It is unfortunate to see the fossil fuel nindustry continue its misinformation campaign to muddy the waters about none of the indisputable benefits of wind energy u2013 its success in nreducing the use of fossil fuels and the harmful emissions associated nwith their use. It should be noted that the report presented in this article was written by Bentek, a nnatural gas consulting firm whose President and CEO happens to be the nChairman and Director of the Natural Gas Committee of the fossil fuel nlobby group the Independent Petroleum Association of Mountain States, asn well as a member of the Colorado Oil and Gas Association.nUnsurprisingly, the Bentek report is directly contradicted by a largen body of government data and numerous studies by independent grid noperators conclusively showing that the emissions savings of adding windn energy to the grid are substantially larger than had been expected. nBenteku2019s report is filled with a number of salient errors, most notably nthat the authors used a method that takes very small snapshots of the npower grid in both time and geographic space, and thus overlooks a largen share of the emissions savings produced by wind energy. As an example, nBenteku2019s methodology gives wind energy deployed in California or in the nPacific Northwest no credit for the emissions reductions achieved by nreducing coal electricity imported from other states, which is a main nreason why the report so grossly understated the actual emissions nbenefit of wind in those regions. As another example, their methodology ngives wind energy credit for only one hour of emissions savings when it nforces a coal power plant to turn off for a much longer period of time, nand it gives no credit to wind energy when it allows the grid operator nto store additional water behind a hydroelectric dam that is used to ndisplace fossil generation later on, both of which are common events. nThe flaws in Benteku2019s work are too numerous to discuss here, although nthe following fact sheet lists many of them as well as providing the ndetailed results of government data and grid operator studies that nconclusively show that wind energy significantly reduces fossil fuel usen and emissions:nn Goggin,nnAmerican Wind Energy Associationn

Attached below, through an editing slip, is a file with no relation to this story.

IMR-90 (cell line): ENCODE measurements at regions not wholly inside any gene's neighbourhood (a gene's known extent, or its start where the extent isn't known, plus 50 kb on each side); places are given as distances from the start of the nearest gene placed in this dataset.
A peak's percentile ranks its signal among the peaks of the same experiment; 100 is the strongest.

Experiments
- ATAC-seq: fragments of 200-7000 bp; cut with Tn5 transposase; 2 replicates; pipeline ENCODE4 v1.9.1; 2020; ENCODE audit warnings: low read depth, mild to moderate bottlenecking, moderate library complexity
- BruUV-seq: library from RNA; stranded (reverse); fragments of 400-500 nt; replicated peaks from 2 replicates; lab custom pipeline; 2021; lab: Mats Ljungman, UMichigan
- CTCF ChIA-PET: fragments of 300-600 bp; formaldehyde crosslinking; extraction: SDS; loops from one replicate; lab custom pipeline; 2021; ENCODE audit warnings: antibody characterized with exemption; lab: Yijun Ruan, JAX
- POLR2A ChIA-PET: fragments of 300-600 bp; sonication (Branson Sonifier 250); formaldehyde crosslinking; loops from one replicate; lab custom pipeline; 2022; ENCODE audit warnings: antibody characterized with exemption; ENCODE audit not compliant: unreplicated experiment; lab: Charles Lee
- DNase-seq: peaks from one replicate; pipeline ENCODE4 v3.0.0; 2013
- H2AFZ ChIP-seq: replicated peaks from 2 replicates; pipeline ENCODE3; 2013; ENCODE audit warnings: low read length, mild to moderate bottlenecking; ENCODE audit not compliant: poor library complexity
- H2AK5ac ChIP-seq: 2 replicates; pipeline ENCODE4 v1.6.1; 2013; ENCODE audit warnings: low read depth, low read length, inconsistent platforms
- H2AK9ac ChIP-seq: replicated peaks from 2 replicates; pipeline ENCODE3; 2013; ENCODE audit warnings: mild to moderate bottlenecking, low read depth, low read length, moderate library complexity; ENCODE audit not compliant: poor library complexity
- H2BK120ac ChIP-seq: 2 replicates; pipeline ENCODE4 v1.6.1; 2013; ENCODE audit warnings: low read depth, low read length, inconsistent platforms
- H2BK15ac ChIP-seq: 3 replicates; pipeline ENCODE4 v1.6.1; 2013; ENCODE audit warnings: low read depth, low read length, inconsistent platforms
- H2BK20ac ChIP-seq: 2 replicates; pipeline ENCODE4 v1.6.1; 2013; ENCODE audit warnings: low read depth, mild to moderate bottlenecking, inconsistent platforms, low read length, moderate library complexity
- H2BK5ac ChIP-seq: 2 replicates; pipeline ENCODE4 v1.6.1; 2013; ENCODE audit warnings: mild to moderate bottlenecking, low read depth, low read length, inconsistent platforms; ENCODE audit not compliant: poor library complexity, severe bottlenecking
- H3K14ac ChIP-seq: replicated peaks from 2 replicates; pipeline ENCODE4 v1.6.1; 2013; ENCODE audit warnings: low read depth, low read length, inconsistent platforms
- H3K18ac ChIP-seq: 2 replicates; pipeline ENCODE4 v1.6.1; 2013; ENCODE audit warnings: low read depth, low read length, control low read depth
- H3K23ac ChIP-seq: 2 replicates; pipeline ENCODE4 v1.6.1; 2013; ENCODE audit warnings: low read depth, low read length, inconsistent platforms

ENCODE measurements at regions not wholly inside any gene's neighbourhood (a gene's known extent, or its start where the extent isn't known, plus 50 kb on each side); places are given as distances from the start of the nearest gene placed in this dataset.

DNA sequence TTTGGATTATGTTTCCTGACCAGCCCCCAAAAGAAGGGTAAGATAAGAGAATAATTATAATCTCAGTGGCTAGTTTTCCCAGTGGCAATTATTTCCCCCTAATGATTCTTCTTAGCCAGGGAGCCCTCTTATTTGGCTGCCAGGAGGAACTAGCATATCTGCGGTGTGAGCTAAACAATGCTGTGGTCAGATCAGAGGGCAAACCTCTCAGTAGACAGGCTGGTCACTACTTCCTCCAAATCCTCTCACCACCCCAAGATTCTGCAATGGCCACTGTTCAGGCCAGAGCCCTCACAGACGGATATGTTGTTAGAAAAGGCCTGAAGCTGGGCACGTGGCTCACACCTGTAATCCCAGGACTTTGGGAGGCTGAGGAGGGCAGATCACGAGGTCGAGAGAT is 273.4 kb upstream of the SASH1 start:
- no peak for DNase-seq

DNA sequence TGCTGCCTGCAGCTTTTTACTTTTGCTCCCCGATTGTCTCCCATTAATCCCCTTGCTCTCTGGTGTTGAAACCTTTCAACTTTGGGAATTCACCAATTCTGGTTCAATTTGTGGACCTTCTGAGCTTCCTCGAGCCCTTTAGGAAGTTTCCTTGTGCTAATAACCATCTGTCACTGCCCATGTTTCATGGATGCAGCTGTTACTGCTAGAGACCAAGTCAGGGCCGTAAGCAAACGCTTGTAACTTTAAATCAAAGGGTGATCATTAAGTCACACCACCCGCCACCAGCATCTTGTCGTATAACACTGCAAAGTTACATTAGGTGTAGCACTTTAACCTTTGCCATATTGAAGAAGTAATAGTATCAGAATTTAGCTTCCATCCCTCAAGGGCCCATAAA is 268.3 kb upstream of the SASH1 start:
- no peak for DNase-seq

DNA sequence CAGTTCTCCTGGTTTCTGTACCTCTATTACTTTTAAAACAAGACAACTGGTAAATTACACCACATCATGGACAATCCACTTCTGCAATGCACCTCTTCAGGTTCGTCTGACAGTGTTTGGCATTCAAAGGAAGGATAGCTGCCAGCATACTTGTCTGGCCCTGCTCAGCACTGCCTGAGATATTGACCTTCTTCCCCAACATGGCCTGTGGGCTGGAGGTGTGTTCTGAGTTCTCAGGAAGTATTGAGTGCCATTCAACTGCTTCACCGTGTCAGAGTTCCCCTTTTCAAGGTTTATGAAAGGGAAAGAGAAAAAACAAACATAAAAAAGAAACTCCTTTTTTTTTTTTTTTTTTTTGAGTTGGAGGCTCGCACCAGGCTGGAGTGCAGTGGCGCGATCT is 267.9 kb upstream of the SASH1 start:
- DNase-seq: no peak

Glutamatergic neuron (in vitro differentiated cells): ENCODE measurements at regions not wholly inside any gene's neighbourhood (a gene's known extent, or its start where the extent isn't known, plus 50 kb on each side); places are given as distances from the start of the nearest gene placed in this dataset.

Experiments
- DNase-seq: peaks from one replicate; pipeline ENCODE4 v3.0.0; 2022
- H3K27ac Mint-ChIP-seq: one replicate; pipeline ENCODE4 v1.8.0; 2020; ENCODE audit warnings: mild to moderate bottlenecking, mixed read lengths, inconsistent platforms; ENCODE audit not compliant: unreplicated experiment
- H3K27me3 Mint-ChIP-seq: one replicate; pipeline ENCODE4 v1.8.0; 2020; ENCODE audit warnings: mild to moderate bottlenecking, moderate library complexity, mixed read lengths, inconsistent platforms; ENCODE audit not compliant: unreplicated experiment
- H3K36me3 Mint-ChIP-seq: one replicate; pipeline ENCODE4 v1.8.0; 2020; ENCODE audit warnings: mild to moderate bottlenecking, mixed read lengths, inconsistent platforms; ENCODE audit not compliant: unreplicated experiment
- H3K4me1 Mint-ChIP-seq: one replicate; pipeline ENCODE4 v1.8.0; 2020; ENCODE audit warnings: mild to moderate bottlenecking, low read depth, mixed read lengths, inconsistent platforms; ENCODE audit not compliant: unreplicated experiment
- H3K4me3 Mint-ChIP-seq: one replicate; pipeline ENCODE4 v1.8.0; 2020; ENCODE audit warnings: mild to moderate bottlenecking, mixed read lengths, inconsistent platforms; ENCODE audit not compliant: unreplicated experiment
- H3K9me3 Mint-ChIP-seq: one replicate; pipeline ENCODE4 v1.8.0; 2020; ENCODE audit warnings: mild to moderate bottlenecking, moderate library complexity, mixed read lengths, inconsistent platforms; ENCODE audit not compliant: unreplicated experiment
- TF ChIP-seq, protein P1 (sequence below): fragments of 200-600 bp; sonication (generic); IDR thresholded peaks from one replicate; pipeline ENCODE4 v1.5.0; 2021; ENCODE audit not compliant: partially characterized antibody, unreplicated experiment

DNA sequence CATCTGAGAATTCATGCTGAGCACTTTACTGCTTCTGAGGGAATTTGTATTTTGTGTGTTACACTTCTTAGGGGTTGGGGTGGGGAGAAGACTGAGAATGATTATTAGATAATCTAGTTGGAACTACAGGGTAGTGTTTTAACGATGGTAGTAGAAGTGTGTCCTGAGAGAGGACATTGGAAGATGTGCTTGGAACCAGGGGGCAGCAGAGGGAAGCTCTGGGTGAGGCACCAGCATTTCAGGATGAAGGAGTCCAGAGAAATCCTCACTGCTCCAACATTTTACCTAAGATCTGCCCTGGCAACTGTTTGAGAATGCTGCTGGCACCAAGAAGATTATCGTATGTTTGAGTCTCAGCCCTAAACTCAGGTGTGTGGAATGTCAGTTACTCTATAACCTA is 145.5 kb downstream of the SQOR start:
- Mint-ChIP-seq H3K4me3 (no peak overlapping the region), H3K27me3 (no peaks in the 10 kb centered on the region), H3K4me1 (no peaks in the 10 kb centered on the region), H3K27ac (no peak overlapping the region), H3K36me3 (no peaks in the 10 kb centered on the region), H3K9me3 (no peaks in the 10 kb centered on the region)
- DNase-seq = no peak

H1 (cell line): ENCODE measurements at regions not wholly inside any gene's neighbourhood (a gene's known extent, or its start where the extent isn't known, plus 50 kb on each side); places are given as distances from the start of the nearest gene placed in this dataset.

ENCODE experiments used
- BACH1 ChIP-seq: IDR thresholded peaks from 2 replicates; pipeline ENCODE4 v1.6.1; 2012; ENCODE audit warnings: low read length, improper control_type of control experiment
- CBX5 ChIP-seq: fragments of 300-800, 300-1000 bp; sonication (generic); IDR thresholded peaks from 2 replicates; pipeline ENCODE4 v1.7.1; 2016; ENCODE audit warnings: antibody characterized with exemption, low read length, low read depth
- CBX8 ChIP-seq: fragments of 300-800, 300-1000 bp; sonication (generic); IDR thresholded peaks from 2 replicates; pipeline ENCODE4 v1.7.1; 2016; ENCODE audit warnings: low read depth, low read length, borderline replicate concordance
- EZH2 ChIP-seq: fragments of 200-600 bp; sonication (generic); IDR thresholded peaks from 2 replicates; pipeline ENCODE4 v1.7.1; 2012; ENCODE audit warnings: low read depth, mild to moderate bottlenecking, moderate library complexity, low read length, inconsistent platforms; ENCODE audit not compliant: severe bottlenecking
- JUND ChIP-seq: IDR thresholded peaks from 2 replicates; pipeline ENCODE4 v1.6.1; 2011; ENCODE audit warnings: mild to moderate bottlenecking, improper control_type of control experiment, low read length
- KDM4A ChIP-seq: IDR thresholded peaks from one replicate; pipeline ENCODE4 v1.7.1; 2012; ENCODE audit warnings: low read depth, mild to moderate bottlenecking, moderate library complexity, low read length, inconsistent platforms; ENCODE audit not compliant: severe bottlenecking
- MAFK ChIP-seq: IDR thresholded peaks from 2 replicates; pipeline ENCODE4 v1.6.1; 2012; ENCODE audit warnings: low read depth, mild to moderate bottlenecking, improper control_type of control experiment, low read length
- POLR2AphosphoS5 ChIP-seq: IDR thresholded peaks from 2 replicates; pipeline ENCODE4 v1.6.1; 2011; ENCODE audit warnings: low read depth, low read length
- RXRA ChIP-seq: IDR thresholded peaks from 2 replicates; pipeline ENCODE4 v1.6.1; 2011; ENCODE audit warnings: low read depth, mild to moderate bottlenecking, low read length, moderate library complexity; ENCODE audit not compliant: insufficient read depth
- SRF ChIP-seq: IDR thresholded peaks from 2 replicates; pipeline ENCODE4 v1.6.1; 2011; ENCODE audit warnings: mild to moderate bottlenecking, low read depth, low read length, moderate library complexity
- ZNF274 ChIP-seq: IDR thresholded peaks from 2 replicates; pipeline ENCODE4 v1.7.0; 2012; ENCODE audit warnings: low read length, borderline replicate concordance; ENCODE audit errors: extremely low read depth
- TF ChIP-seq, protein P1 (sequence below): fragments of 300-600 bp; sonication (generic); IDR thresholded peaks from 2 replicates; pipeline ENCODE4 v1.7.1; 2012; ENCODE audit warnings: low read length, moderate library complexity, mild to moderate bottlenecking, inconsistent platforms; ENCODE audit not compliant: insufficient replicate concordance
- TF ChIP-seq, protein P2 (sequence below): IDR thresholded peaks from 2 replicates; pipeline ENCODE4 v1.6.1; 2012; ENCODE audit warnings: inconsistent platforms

• Reply July 31, 2011


    Companies like Bentek need to grow up and start diversifying. Specialising in a sector that has an obvious limited life span, is rather short sighted. Instead of producing commercially biased reports that contradict known research doesn’t help at all. Engineers are educated to solve problems and one of the issues that need to be solved is matching generation to demand. The reason why current systems cope with demand, is because they were engineered that way! So what Bentek is effectively saying is that past engineers were brilliant and today’s engineers are morons. This attitude is typical of a company stuck in an industry that is being bypassed. Does Bentek (or America) really believe they can stop the tide of change around the world? I don’t think so.